(watch that one, or you'll have Safari real quick),

    The Safari for Windows which was discontinued 2 years ago? That Safari?

    Good to know you're keeping up-to-date on things. You're only going into the Super EZ-Freeze Time Pod for 2-year intervals instead of solid decades like most people on this board.

    @JBotAlan said:

    Really, you can't pull down ALL of the patches and install ALL of them at once?

    Of course you can, but that's not the point.

    The point is that those companies, Adobe, Apple, Oracle, *purposefully* refuse to use the built-in mechanism to do so. Do you believe, if iTunes were on Ubuntu, it would use Ubuntu Software Center to update and not install its own? Explain to us in a 5-paragraph essay why or why not. Due Friday. Remember next week is the field trip to the natural history museum, so have your permission slips signed.

    @JBotAlan said:

    Also, with the "Update Manager", you simply close it. Closed. Done. It'll come back in a day or two, but if you close it, there's no 15-minute delay, no "I'm going to reboot anyhow" garbage. It's closed. That's default behavior too.

    That's exactly how Windows Update behaves, it doesn't force a 15-minute timeout until you've refused to install the updates for a solid 72 hours. This is not new; it's been this way since Vista at least. So... maybe the timer on your Time Pod is defective after-all.



  • @JBotAlan said:

    RealTime updater

    Hwha?

    @JBotAlan said:

    Also, with the "Update Manager", you simply close it. Closed. Done. It'll come back in a day or two, but if you close it, there's no 15-minute delay, no "I'm going to reboot anyhow" garbage. It's closed. That's default behavior too.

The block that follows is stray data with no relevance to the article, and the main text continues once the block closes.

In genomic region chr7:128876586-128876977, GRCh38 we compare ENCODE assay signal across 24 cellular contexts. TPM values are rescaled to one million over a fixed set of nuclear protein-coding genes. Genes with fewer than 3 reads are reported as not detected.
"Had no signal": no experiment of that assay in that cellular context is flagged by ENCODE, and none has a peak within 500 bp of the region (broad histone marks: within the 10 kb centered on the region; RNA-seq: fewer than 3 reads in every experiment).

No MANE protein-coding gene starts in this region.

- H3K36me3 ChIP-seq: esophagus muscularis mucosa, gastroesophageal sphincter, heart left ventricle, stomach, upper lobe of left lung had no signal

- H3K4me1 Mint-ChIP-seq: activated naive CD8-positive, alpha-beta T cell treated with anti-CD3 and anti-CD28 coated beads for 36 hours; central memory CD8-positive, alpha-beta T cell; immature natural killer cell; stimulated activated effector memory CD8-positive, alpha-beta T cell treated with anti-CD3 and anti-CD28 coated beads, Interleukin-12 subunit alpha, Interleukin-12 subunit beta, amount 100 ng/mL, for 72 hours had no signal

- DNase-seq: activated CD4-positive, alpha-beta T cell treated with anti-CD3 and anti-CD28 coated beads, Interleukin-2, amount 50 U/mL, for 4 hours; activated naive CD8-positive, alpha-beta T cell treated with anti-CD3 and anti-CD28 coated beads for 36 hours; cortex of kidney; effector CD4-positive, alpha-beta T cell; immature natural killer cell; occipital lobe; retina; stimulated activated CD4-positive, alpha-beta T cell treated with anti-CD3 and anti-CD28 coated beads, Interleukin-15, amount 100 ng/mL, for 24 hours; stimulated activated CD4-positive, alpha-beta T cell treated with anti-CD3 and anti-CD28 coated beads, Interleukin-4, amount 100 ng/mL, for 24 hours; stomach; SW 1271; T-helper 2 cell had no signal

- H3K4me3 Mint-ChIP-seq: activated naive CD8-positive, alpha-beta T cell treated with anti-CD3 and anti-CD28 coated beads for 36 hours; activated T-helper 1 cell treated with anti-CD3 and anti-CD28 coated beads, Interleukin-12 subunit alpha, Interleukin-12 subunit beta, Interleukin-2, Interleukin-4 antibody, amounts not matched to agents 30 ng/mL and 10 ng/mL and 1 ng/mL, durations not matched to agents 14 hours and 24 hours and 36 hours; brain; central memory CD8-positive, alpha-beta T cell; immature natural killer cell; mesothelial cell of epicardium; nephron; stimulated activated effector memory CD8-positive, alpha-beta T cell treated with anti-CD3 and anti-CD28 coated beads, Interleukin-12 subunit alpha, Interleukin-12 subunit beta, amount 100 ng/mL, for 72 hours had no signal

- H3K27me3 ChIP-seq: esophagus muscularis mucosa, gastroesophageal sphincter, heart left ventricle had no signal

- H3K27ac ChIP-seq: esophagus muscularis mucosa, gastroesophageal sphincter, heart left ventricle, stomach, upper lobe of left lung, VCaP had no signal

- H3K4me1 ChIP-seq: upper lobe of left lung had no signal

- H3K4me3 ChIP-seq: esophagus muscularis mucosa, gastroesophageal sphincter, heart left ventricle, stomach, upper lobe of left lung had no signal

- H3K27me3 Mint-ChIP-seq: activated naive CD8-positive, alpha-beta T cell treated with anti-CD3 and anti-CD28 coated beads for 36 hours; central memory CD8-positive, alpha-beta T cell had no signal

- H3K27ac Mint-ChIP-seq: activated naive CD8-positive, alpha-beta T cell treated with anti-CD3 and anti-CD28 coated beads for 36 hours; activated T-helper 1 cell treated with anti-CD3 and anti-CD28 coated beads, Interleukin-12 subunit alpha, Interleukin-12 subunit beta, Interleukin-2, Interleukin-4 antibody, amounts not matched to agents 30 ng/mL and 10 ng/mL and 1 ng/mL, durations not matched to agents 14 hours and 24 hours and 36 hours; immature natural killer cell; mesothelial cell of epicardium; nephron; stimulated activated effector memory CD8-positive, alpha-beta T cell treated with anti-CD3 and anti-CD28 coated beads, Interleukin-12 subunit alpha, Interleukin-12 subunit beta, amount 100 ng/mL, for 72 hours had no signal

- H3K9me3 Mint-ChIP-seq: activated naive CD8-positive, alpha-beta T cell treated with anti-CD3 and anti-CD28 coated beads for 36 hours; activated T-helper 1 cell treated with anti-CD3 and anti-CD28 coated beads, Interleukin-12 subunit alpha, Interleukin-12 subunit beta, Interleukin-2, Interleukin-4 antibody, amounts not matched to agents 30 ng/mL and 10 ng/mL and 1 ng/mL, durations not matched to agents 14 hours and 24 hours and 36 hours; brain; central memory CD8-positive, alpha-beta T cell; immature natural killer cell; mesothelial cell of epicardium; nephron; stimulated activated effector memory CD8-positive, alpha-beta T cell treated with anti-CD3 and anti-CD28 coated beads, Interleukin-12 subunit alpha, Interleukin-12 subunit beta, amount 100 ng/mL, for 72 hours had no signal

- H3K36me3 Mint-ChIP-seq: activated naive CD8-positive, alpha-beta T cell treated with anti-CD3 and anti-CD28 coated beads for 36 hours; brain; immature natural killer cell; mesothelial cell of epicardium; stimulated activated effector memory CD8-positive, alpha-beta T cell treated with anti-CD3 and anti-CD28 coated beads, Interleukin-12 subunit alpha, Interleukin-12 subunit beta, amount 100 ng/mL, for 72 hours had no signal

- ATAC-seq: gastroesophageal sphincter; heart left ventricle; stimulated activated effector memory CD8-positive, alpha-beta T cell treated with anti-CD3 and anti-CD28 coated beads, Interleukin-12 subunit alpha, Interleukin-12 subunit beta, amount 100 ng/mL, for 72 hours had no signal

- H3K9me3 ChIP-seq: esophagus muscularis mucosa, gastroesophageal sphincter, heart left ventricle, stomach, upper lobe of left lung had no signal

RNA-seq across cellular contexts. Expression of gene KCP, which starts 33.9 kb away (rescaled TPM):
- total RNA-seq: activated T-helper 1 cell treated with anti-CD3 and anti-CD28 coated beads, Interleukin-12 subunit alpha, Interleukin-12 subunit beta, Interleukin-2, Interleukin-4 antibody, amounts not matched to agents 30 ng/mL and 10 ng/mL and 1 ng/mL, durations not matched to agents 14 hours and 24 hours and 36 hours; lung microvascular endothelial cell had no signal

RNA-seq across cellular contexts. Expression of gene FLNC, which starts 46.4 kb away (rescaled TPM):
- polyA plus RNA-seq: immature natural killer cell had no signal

True, but that's only because it has a sense of self-preservation and knows that forcing and update might hose the system, including itself.

    @JBotAlan said:

    Two dozen PPAs? What are you up to?

    I'm a programmer and I need access to libraries, daemons and runtimes actually made during the Obama administration.



  • @blakeyrat said:

    The point is that those companies, Adobe, Apple, Oracle, purposefully refuse to use the built-in mechanism to do so. Do you believe, if iTunes were on Ubuntu, it would use Ubuntu Software Center to update and not install its own? Explain to us in a 5-paragraph essay why or why not.

    Adbobe already does. Java used to be, but licensing pissing matches have stopped that. OK, who knows what Apple would do, but the bottom line is that all you need to do is add your repository to the user's list and then upload a file to your online repository. It's a lot easier than you "think."



  • Didn't we have this argument before? This site goes full circle... a lot. Because I'm bored, here is a picture of a wereturkey



  • Someone else reads Cracked.

    Oh I'm on to you, buddy.



  • @blakeyrat said:

    Someone else reads Cracked.

    Oh I'm on to you, buddy.

    Where else would we learn about human emotions and how to blend in society before we k... Oops! yeah, I enjoy a laugh now and then


  • @blakeyrat said:

    Someone else reads Cracked.

    I'm surprised they get Cracked in his country. Surely by now El Presidente Sangre Zorro has cut off non-essential Internet access to try and smoke out the rebel Candy-nistas.



  • @morbiuswilters said:

    Presidente Sangre Zorro

    Wait, how do you know my name?


  • Winner of the 2016 Presidential Election

    @serguey123 said:

    human emotions and how to blend in society

    As near as I can tell, the humans have two emotions: horny and hungry.



  • @joe.edwards said:

    @serguey123 said:
    human emotions and how to blend in society

    As near as I can tell, the humans have two emotions: horny and hungry.

     

    Those are different for you?

     



  • This is clear-cut Citrix Textbook behaviour. You're not telling something that we don't know.

     


  • Winner of the 2016 Presidential Election

    @Lorne Kates said:

    Those are different for you?

    Don't make me hungry. You wouldn't like me when I'm hungry.



  • @bridget99 said:

    @JoeCool said:
    Reproduction steps, please.

    Well, step one would be "wait for an update with a forced restart."

    Hey, most users here are programmers. Is it that hard to write a small Windows application that calls ExitWindowsEx with the EWX_RESTARTAPPS flag (in combination with the needed flags to reboot and to disallow aborting it in case you want a realistic simulation)?


Log in to reply
 

Looks like your connection to What the Daily WTF? was lost, please wait while we try to reconnect.